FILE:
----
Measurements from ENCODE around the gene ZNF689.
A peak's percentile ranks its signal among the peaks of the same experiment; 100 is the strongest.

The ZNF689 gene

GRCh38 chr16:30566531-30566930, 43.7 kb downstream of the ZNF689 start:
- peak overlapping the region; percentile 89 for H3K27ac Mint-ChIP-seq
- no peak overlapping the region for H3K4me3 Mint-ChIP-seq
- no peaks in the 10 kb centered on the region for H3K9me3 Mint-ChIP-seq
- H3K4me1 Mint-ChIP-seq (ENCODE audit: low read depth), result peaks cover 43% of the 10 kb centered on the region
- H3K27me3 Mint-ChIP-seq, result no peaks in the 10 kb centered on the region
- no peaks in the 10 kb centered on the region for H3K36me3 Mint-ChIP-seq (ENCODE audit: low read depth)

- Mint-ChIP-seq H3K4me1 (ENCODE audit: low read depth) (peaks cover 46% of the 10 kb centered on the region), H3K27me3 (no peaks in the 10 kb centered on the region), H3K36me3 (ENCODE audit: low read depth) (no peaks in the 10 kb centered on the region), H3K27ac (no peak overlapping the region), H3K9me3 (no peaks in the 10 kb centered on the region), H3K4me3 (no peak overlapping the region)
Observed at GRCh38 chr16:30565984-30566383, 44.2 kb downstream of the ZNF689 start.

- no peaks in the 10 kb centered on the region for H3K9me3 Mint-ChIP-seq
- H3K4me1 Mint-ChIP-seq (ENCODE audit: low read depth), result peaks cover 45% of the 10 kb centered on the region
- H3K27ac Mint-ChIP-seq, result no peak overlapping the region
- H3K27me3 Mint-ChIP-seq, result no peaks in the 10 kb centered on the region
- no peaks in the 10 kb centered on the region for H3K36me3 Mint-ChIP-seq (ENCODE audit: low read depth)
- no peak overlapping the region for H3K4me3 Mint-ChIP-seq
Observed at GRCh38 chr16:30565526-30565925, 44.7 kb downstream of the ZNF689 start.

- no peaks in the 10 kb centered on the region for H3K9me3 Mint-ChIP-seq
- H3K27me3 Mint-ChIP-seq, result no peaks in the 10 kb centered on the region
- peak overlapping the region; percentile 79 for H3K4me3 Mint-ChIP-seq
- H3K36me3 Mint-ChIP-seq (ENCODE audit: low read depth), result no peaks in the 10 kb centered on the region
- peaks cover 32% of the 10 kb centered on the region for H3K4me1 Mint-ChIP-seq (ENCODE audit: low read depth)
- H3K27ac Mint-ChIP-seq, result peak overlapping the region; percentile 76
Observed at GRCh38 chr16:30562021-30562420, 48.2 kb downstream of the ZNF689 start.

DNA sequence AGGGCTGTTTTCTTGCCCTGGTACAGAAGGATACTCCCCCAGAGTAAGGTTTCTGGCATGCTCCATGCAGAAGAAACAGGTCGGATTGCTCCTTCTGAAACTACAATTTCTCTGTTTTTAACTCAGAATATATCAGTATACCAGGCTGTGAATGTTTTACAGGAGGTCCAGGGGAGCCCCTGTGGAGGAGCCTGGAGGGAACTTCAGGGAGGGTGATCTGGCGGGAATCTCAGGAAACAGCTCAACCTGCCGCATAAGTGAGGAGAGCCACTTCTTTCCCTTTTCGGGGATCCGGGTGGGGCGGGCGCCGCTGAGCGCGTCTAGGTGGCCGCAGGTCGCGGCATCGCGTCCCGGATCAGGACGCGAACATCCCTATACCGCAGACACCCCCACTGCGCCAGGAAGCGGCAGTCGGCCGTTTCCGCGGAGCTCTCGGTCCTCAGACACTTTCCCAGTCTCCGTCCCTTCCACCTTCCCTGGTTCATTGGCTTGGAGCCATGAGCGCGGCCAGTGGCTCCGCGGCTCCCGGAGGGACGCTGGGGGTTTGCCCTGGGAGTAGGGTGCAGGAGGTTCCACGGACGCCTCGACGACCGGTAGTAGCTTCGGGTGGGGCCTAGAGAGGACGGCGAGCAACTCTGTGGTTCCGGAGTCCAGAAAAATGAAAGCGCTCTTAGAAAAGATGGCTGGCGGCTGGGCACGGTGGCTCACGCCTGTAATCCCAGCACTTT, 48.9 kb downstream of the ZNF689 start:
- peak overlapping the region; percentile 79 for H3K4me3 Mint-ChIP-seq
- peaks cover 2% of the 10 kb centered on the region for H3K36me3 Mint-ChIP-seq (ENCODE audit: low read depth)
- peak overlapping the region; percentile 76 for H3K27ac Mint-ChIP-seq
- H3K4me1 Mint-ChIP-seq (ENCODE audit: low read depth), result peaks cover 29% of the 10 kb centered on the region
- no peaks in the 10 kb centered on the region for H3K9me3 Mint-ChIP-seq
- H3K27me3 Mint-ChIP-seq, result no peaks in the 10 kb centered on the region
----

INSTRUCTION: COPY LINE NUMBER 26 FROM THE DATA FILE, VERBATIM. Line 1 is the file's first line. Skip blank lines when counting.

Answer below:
Observed at GRCh38 chr16:30562021-30562420, 48.2 kb downstream of the ZNF689 start.